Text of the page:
Japan has turned down an offer from Greenpeace to tow a whaling ship that caught fire off the Antarctic coast, recalling that activists of the conservation group had boarded the same vessel almost a decade ago.
TOKYO -- Japan has turned down an offer from Greenpeace to tow a whaling ship that caught fire off the Antarctic coast, recalling that activists of the conservation group had boarded the same vessel almost a decade ago.
The fire broke out the Nisshin Maru, the 8,000 tonne flagship of the Japan whaling fleet, on Thursday, sparking fears that it could spill oil or chemicals.
Japan's Fisheries Agency said in a statement that the fire had killed at least one Japanese seaman on board.
Maritime authorities said anti-whaling protesters in the Southern Ocean, which clashed with the whalers earlier in the week, were not involved.
"The fire has almost been extinguished," Hideki Moronuki, a Japanese Fisheries Agency official in Tokyo, told Reuters on Saturday. "But it will take a while before we can go into the engine room and see whether the engines are okay and the ship can sail on its own."
Greenpeace had offered on Friday to tow the stricken boat with its converted salvage ship Esperanza as the Nisshin Maru wallowed without power less than 100 nautical miles from the world's largest Adelie penguin colony.
"We would appreciate their offer, but I don't think we will accept such an offer," Moronuki said, recalling that the vessel had been boarded by Greenpeace activists in New Caledonia in 1998 as it lay in port after another fire.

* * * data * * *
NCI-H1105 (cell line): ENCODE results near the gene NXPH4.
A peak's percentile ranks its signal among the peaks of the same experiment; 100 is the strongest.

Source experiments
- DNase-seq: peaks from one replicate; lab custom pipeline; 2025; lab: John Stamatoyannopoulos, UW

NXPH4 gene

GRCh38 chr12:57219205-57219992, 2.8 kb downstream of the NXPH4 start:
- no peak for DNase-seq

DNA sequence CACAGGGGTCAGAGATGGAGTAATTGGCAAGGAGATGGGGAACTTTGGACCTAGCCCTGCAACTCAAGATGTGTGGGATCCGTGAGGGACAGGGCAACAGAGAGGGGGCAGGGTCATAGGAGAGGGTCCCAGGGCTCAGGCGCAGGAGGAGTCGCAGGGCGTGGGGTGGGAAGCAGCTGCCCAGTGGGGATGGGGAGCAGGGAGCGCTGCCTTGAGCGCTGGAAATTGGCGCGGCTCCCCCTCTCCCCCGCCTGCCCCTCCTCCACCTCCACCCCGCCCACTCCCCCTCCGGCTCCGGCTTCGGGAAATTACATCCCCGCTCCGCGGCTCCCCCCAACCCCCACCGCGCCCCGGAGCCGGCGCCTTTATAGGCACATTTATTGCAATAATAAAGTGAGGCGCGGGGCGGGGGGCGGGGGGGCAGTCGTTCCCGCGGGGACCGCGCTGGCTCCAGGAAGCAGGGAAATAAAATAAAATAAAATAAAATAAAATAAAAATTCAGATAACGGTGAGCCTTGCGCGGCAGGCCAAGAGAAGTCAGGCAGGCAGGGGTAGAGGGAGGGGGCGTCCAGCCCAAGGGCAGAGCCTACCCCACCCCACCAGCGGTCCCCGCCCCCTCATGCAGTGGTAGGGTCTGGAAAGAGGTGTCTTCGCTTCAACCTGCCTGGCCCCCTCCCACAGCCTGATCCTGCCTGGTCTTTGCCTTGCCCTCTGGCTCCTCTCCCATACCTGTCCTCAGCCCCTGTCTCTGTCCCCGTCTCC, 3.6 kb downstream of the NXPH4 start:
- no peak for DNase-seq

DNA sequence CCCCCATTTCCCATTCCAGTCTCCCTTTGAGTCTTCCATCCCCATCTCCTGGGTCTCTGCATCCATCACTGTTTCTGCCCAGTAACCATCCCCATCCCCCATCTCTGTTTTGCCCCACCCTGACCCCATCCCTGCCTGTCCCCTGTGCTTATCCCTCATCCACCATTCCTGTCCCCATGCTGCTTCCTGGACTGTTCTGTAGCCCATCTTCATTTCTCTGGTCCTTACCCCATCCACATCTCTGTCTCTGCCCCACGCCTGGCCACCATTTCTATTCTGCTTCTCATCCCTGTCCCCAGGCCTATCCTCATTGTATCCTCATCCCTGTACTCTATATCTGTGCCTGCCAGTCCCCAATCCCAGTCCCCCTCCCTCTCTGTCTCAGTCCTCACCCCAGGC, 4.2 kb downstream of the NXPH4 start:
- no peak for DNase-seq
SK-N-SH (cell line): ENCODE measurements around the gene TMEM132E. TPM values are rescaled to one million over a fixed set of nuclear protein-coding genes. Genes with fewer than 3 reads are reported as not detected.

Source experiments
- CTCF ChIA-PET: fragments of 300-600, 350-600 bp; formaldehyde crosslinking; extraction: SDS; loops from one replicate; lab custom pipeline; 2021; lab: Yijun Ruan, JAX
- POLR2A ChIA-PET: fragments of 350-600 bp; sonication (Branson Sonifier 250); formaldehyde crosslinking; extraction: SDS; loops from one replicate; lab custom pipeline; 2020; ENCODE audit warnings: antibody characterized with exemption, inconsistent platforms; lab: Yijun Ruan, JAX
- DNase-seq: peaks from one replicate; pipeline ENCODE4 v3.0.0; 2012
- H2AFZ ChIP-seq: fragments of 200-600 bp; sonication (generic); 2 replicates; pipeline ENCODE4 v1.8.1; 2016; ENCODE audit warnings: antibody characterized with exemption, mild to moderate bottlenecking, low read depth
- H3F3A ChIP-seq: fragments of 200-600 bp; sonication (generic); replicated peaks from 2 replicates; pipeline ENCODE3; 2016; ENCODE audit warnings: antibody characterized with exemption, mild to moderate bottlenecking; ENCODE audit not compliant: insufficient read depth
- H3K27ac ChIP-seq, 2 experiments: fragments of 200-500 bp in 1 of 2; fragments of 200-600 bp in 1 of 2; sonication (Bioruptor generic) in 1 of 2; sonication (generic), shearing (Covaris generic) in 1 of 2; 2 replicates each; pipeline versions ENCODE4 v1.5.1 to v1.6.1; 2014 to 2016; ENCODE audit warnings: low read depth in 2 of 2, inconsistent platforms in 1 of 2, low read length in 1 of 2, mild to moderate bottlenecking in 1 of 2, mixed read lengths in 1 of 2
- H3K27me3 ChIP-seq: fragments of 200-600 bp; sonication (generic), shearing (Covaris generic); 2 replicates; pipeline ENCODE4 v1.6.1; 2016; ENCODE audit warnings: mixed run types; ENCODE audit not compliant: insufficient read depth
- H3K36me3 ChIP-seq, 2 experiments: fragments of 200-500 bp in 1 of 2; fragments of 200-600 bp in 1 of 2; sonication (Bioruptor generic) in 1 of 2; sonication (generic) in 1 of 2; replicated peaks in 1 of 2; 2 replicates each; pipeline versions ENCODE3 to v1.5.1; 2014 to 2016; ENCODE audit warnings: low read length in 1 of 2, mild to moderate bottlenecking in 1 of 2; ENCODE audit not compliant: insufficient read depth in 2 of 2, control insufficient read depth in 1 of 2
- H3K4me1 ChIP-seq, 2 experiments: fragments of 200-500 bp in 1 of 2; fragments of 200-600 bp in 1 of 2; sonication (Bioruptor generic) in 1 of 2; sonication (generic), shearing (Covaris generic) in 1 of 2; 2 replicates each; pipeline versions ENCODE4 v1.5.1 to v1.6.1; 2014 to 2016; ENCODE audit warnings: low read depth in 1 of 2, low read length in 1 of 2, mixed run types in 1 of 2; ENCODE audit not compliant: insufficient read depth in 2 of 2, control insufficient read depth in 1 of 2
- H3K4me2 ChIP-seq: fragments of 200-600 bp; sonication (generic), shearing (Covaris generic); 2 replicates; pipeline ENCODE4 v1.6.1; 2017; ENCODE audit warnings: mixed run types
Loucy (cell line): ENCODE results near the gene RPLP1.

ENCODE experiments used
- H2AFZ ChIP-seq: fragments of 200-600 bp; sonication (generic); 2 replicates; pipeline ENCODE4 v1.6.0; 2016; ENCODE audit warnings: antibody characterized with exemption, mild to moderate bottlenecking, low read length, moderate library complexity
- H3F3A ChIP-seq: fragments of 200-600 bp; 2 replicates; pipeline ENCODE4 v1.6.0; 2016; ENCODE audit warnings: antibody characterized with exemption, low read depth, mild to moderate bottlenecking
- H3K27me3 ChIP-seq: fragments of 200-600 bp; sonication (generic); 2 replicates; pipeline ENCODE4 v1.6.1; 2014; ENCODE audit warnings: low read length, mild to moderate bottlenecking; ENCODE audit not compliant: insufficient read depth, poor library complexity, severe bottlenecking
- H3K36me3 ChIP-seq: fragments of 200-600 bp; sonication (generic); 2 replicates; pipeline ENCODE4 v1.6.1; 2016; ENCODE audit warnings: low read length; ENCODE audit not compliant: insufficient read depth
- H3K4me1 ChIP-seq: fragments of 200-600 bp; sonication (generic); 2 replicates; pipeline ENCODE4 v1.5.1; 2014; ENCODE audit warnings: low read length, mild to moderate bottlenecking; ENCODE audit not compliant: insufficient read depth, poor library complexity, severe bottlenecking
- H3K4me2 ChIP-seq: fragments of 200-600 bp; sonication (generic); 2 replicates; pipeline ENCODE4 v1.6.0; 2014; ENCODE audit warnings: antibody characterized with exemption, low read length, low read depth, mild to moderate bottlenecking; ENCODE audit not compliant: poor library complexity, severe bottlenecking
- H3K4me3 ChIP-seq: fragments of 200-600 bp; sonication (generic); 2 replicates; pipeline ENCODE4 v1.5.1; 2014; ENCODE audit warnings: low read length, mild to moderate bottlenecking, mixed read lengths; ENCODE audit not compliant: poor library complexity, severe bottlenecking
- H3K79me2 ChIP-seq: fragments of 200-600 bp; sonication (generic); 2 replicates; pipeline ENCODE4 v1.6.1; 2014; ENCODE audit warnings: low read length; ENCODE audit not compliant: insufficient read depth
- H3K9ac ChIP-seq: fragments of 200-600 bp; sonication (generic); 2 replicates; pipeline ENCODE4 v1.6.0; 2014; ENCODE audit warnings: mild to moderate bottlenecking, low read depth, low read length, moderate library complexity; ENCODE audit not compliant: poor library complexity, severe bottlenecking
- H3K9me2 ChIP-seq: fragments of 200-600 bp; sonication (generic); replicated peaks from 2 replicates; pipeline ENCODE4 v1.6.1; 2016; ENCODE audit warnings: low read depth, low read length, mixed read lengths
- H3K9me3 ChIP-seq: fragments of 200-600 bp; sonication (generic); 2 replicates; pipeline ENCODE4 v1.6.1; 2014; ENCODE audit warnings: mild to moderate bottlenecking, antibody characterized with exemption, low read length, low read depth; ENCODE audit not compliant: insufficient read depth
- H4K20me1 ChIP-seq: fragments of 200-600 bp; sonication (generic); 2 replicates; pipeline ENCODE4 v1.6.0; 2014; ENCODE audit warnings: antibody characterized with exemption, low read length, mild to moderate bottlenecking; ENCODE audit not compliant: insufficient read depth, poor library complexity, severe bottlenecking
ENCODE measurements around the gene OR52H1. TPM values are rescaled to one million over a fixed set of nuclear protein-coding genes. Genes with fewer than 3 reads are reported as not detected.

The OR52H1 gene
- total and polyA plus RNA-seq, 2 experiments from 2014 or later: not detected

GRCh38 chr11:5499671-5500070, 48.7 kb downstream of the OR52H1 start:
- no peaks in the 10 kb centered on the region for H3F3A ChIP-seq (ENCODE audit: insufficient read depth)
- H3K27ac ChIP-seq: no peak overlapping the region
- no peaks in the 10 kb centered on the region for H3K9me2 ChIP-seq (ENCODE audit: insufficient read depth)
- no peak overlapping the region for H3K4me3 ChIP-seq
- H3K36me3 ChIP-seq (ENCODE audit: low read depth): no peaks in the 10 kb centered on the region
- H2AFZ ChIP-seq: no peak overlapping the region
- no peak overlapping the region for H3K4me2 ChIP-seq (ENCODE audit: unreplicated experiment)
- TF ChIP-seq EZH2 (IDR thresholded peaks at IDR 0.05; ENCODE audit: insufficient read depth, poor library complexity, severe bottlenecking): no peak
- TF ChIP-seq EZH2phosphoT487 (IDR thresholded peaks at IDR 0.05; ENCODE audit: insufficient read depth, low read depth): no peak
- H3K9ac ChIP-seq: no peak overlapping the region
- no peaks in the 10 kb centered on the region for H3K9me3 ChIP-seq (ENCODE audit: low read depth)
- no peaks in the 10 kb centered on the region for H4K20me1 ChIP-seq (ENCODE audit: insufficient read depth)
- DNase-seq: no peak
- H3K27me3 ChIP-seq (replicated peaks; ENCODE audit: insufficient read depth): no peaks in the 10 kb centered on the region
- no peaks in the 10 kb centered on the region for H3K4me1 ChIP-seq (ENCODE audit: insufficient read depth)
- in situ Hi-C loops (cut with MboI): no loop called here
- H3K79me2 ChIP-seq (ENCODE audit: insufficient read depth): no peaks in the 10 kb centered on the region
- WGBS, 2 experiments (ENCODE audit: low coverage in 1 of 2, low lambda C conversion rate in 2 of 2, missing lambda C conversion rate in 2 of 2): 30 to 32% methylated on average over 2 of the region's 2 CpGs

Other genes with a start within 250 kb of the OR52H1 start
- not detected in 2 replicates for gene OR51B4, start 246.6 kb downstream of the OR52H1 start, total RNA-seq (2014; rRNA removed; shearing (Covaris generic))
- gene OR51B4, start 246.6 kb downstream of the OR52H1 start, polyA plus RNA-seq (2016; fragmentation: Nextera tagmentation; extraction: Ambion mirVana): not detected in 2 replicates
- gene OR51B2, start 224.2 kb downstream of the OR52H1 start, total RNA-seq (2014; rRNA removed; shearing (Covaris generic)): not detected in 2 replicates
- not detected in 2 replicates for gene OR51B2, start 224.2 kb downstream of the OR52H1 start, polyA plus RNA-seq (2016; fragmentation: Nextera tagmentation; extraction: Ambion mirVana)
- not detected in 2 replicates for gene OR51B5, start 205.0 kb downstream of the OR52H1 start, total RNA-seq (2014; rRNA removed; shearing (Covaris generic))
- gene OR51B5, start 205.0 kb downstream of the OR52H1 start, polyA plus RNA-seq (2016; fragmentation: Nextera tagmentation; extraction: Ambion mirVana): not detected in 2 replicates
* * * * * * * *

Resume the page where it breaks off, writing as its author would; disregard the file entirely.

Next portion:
He said that if the ship failed to set sail on its own, Japan would ask for help from a Japanese tanker sailing close by.
Moronuki denied news reports that the ceiling of the engine room had burned down and there was a threat of sea pollution.
"These are malevolent reports. The Nisshin Maru is not carrying chemicals at all, except for fuel, and the ceiling of the engine room was not burned down," he said.
"There has been no oil leak and there will be no oil leak."
The fire, fuelled in part by whale oil, burned in a factory area above the engine room and below the ship's bridge.
Maritime New Zealand spokesman Lindsay Sturt said on Friday that fears were easing of an oil or chemical leak spill after the crew managed to pump off excess water and correct the list to the ship.